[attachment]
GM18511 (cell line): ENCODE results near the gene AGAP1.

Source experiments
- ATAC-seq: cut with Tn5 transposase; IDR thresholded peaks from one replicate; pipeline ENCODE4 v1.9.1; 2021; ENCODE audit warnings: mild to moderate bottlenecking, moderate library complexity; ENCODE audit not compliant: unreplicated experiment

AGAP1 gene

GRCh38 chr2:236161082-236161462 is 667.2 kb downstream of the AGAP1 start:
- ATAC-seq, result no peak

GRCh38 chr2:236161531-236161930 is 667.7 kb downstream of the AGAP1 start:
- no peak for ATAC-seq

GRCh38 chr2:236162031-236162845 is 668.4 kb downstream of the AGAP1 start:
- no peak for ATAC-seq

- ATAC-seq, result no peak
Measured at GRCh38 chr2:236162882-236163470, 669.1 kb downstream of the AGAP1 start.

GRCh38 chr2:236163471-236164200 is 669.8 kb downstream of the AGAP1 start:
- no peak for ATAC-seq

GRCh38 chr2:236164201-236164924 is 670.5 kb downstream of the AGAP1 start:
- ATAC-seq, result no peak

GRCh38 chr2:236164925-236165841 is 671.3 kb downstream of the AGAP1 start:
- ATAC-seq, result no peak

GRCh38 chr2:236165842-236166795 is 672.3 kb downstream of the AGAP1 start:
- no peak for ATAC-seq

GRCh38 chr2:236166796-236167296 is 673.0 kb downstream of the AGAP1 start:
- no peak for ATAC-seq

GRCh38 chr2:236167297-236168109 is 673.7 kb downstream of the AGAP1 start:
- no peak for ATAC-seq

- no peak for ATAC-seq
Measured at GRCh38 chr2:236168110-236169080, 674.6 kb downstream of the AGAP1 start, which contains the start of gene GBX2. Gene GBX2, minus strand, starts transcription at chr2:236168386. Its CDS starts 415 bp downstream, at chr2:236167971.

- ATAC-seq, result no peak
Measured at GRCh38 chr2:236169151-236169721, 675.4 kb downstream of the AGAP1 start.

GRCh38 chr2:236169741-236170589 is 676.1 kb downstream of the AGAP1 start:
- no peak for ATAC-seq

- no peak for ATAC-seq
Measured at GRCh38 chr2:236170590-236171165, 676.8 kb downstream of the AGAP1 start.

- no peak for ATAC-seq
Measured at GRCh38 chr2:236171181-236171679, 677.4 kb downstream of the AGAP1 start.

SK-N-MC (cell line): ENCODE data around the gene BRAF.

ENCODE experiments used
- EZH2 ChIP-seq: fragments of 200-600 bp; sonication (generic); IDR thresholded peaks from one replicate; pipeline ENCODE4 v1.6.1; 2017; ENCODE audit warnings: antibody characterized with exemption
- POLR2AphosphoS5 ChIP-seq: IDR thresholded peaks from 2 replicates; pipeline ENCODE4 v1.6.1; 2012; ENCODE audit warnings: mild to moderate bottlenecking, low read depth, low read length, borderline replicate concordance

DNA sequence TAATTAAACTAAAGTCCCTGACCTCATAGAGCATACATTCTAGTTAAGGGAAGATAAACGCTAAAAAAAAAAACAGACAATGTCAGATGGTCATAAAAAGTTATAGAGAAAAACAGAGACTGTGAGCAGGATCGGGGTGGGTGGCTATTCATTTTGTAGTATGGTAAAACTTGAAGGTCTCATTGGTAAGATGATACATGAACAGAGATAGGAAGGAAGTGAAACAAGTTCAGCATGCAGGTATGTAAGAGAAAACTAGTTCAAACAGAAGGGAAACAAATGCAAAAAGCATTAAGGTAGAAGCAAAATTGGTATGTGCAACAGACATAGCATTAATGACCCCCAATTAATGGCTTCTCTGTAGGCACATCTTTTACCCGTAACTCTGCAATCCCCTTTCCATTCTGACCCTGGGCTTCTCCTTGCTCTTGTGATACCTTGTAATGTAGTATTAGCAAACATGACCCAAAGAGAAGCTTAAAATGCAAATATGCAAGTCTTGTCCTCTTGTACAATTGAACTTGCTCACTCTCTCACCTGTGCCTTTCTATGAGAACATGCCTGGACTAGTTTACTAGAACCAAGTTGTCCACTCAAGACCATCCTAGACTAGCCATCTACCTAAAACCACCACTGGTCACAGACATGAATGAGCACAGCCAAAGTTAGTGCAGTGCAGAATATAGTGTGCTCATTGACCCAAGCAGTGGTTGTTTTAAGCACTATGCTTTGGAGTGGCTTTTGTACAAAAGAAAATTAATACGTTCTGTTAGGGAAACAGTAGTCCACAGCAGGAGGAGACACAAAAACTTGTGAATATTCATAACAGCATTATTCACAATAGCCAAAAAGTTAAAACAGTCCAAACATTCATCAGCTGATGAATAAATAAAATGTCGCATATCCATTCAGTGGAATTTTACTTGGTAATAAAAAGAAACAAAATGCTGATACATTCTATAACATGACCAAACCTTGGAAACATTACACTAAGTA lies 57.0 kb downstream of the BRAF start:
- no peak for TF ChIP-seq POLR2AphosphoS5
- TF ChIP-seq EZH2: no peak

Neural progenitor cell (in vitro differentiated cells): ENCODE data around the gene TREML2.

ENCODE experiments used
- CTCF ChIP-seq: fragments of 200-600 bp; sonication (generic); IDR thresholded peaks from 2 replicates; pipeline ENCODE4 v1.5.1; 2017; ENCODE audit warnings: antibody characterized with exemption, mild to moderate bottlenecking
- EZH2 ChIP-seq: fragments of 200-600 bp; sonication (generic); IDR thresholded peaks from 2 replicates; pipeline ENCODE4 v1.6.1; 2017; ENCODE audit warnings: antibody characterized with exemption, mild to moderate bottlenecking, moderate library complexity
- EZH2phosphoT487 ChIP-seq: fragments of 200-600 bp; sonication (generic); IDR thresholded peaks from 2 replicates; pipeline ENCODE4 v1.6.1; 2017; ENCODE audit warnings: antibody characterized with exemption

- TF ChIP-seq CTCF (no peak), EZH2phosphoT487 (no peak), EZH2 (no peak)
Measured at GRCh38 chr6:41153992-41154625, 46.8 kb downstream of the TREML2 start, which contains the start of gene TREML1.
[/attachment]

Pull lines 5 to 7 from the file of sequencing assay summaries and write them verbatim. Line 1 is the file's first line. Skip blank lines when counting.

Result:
GRCh38 chr2:236161082-236161462 is 667.2 kb downstream of the AGAP1 start:
- ATAC-seq, result no peak

GRCh38 chr2:236161531-236161930 is 667.7 kb downstream of the AGAP1 start: